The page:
A point of particular interest is the fact that none of the fungi isolated from the brown alga A. nodosum were identified as Mycosphaerella ascophylli, despite it being a well documented endophyte of that host [18,19,20,21,22,24,27,28,30]. Whilst it is possible that M. ascophylli may not have been isolated due to the particular sterilization and culture conditions used or the low growth rate of the fungus [19], it is more probable that M. ascophylli is represented in the mycelia sterilia obtained from A. nodosum as it is known to display a sterile morphotype of fine white septate hyphae [19,31].

3.2. Antimicrobial Screening Results of Algal-Derived Fungal Endophytes

Crude extracts of the endophyte isolates were screened against three pathogenic microorganisms, the Gram positive bacterium Staphylococcus aureus, the Gram negative bacterium Pseudomonas aeruginosa and the fungus Candida albicans. Extracts were defined as bioactive if they inhibited growth of the test organism in comparison to the negative control as indicated by heterogeneous subsets (p < 0.05) identified through post hoc testing of Kruskal-Wallis analyses. Seventy-eight crude extracts, tested at 200.0 μg·mL−1, inhibited at least one of the test microorganisms. Forty-four crude extracts significantly inhibited the growth of S. aureus, whereas, 18 and 36 extracts inhibited the growth of P. aeruginosa and C. albicans, respectively. These extracts were derived from 57 individual fungal isolates (Table 4) and comprised 39 mycelia-derived and 39 medium-derived crude extracts. Of the 156 crude extracts tested, 59 showed activity against only 1 test microorganism, 18 inhibited 2 microorganisms, and 1 showed activity against all 3 test microorganisms (Table 4). In this study, 73% of the isolates (57/78) were found to have antimicrobial activity against P. aeruginosa, S. aureus, and C. albicans (43/78, 55% antibacterial; 32/78, 41%, antifungal). The antimicrobial screening results of this study are comparable to those obtained from marine algae of the Shetland Islands, UK where 61% of the isolates (39/64) had activity against at least one of the same three test organisms (36/64 isolates antibacterial and 24/64 isolates antifungal) [11]. However, these antimicrobial screening results are in contrast to those obtained from endophytic fungi of macroalgae of the Southern Indian coast (82%, 31/38 isolates) [9] and the coasts of the North and Baltic Seas (83%, 249/300) [10]. The crude extracts showing strong antimicrobial bioactivity in this work should be investigated to identify the biologically active constituents responsible for the observed bioactivity.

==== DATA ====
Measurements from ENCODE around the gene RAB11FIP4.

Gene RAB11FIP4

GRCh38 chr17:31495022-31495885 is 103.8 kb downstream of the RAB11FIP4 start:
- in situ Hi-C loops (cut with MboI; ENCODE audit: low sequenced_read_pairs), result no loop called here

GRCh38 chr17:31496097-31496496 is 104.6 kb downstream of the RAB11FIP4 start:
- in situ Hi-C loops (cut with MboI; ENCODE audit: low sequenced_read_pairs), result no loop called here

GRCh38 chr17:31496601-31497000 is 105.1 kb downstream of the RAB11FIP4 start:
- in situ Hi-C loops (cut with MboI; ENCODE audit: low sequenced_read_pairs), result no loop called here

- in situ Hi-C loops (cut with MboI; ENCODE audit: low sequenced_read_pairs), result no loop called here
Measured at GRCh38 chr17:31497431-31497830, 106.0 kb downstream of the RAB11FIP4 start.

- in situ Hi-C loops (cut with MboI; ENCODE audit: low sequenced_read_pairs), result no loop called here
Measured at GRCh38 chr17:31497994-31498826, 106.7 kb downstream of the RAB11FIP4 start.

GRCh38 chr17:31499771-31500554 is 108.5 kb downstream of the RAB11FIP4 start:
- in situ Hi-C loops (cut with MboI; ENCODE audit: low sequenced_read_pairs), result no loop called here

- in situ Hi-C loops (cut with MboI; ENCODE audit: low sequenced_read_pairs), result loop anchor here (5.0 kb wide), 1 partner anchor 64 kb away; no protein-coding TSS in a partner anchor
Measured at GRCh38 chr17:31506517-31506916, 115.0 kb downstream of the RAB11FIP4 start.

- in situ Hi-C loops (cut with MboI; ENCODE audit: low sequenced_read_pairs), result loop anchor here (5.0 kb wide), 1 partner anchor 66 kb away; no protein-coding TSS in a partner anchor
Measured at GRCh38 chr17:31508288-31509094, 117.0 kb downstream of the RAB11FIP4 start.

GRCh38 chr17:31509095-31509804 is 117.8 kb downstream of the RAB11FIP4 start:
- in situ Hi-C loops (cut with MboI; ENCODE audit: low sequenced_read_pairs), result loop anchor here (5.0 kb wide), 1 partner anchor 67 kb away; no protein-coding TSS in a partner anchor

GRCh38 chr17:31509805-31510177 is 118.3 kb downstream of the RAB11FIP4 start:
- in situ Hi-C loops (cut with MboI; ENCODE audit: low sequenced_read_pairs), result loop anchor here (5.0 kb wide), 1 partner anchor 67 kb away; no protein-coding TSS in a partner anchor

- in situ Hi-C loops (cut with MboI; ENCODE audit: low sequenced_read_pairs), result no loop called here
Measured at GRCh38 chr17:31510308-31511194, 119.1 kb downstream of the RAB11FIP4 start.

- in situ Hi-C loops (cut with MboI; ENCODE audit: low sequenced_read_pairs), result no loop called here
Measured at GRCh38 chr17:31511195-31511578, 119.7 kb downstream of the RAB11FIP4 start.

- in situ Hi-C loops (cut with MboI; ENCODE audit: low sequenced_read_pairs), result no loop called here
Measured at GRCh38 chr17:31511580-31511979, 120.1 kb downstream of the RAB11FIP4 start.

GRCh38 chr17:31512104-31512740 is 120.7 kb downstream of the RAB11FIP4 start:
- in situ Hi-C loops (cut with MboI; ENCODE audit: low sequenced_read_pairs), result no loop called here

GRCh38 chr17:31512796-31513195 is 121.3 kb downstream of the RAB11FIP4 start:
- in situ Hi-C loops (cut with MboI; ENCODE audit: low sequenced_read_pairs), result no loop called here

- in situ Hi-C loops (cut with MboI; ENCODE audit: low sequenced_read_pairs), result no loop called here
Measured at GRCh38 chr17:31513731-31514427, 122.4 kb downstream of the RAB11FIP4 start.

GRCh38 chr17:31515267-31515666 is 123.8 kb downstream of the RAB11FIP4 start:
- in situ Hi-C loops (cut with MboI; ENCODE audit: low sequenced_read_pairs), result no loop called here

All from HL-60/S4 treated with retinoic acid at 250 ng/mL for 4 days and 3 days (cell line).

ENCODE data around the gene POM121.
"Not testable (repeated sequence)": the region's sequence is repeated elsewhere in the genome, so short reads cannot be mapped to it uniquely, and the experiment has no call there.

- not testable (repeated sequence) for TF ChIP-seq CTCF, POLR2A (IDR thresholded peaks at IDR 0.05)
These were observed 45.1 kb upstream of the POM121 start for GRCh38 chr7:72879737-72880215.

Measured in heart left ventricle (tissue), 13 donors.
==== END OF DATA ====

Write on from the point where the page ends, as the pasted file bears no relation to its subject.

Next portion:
Table 4. Activity of crude extracts showing significant inhibition to S. aureus, P. aeruginosa and C. albicans, obtained from endophytic fungi isolated from marine algae collected from the Bay of Fundy.
Table 4. Activity of crude extracts showing significant inhibition to S. aureus, P. aeruginosa and C. albicans, obtained from endophytic fungi isolated from marine algae collected from the Bay of Fundy.
Fungal TaxaHost AlgaExtract 1 SourceInhibition (%) 2
SA 3PA 3CA 3
Aspergillus sp. IC. crispusMycelia-18 ± 1-
Aspergillus sp. IC. crispusMedia28 ± 3-15 ± 3
Penicillium crustosum IC. crispusMedia43 ± 1--
Cladosporium sp.D. ramentaceaMycelia36 ± 19 ± 1-
Septate Pigmented ID. ramentaceaMycelia--17 ± 2
Sterile Hyaline ID. ramentaceaMycelia-20 ± 1-
Sterile Hyaline ID. ramentaceaMedia29 ± 2--
Botrytis sp. ID. ramentaceaMycelia94 ± 1--
P. decumbens ID. ramentaceaMycelia36 ± 4-98 ± 1
P. decumbens ID. ramentaceaMedia--99 ± 1
Septate Pigmented IIID. ramentaceaMycelia47 ± 4--
Aureobasidium pullulans ID. ramentaceaMedia82 ± 451 ± 213 ± 2
Trametes versicolorD. ramentaceaMycelia-17 ± 2-
White Fluffy IID. ramentaceaMedia--12 ± 1
Coniothyrium sp.D. ramentaceaMycelia31 ± 1--
Coniothyrium sp.D. ramentaceaMedia25 ± 228 ± 2-
Botrytis sp. IID. ramentaceaMycelia--14 ± 1
Botrytis sp. IID. ramentaceaMedia97 ± 1--
Red Yeast IM. stellatusMycelia31 ± 2--
Septate Pigmented IVM. stellatusMycelia-16 ± 3-
Septate Pigmented IVM. stellatusMedia23 ± 1-70 ± 3
P. decumbens IIM. stellatusMedia--12 ± 1
Sterile Hyaline VP. palmataMycelia-11 ± 115 ± 4
Sterile Hyaline VP. palmataMedia--16 ± 1
Hypoxylon sp.P. palmataMycelia-13 ± 330 ± 3
Hypoxylon sp.P. palmataMedia--18 ± 2
P. decumbens IIIP. palmataMycelia--16 ± 5
P. chrysogenum IP. palmataMedia58 ± 3--
Helicomyces sp.P. palmataMycelia21 ± 1--
Helicomyces sp.P. palmataMedia--21 ± 5
P. crustosum IIP. palmataMycelia82 ± 5-22 ± 3
P. crustosum IIP. palmataMedia39 ± 2--
Botrytis sp. IIIP. palmataMedia92 ± 1--